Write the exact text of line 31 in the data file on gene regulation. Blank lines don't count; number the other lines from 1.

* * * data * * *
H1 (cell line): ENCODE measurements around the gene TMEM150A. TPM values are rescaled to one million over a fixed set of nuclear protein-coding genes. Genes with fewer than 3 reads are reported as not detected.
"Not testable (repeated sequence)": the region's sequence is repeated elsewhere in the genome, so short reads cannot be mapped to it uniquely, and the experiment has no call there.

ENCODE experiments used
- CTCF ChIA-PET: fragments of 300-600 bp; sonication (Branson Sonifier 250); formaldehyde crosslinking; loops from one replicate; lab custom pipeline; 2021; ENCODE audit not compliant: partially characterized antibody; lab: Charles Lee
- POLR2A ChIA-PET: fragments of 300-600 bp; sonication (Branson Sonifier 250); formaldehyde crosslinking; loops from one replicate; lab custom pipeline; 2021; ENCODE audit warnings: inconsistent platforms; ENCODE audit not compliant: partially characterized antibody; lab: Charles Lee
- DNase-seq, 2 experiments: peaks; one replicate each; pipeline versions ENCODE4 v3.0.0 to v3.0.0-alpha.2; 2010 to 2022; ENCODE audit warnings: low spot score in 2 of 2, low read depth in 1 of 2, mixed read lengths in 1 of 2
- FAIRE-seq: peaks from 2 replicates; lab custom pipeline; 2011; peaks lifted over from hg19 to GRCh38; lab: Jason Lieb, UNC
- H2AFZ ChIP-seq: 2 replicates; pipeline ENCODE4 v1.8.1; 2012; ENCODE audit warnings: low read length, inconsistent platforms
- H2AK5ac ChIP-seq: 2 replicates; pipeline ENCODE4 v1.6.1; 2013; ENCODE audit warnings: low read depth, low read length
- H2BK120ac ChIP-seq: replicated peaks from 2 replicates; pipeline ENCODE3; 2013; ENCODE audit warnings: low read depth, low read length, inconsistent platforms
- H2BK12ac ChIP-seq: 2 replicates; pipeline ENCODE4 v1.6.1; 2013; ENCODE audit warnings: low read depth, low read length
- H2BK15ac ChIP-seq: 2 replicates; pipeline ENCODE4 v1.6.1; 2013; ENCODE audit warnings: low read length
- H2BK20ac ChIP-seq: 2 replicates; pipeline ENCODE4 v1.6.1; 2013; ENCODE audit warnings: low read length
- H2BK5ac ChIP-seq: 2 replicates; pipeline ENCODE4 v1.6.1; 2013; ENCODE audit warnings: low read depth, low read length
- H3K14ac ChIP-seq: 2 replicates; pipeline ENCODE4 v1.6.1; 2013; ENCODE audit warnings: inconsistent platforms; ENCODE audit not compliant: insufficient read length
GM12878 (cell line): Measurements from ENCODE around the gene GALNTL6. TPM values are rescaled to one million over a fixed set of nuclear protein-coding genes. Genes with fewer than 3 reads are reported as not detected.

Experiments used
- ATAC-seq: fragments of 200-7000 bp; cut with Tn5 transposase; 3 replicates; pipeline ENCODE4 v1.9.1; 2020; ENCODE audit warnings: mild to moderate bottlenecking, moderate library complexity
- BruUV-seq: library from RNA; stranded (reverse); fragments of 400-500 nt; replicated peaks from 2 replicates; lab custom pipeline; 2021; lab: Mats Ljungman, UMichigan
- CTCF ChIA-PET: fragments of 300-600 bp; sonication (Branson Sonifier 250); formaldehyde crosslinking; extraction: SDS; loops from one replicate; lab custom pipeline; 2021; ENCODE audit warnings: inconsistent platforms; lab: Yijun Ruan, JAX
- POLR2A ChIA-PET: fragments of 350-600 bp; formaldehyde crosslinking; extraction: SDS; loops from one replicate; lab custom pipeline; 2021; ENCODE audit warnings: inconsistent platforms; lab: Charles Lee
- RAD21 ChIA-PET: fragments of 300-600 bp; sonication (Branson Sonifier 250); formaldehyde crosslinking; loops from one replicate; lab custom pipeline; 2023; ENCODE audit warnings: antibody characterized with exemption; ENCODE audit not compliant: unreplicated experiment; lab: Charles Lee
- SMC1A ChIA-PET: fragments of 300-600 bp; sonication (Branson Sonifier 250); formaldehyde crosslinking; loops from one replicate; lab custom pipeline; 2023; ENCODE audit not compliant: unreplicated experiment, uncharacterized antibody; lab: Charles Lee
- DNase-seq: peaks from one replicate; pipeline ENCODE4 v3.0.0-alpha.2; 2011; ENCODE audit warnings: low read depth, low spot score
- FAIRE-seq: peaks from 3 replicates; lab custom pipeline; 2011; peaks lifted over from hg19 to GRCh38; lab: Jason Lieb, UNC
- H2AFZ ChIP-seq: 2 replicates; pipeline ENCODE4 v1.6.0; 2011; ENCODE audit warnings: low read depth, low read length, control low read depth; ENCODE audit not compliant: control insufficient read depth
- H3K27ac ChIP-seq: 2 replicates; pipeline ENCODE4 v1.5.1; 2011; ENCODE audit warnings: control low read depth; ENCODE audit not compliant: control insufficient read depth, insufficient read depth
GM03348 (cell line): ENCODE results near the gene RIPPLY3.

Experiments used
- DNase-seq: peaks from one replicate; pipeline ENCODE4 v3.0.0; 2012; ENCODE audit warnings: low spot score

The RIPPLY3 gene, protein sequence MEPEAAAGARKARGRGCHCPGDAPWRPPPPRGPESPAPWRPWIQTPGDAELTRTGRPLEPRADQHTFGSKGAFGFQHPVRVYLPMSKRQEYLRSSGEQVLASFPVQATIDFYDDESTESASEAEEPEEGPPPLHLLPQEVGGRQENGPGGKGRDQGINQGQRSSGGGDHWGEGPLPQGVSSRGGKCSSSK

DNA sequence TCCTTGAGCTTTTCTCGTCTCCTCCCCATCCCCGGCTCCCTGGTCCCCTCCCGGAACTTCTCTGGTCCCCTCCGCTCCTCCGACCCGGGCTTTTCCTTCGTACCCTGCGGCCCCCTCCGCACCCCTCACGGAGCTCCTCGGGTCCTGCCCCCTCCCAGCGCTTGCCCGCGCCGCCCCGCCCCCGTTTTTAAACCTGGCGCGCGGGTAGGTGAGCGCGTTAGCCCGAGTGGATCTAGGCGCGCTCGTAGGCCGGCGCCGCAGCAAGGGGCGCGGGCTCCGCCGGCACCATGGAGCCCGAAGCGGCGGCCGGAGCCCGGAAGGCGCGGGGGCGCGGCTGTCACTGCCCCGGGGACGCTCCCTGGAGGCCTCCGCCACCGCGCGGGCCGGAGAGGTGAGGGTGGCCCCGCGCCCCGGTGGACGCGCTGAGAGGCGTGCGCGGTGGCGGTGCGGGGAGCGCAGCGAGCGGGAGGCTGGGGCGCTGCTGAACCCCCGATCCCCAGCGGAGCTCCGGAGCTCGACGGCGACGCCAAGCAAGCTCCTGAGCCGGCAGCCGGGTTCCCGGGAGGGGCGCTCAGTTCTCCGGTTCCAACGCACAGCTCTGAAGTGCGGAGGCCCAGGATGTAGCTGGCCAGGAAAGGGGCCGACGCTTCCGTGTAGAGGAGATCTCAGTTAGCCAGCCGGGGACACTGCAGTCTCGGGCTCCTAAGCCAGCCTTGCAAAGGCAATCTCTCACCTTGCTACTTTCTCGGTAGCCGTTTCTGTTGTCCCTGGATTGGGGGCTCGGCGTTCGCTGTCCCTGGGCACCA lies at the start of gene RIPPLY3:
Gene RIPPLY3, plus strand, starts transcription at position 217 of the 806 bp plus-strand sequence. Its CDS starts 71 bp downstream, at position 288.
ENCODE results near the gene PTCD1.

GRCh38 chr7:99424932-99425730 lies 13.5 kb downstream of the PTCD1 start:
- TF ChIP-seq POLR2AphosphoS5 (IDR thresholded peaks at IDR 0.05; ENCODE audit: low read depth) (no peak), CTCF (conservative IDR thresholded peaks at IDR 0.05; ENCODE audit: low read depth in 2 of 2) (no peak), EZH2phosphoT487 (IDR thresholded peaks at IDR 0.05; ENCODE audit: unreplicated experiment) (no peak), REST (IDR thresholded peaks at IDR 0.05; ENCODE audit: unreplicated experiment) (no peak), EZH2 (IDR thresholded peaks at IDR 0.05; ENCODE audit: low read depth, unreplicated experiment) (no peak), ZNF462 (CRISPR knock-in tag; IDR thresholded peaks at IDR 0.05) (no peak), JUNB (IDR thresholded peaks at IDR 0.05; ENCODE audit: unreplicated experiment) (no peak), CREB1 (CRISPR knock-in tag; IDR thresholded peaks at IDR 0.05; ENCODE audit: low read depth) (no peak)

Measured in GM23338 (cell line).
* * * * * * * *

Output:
The RIPPLY3 gene, protein sequence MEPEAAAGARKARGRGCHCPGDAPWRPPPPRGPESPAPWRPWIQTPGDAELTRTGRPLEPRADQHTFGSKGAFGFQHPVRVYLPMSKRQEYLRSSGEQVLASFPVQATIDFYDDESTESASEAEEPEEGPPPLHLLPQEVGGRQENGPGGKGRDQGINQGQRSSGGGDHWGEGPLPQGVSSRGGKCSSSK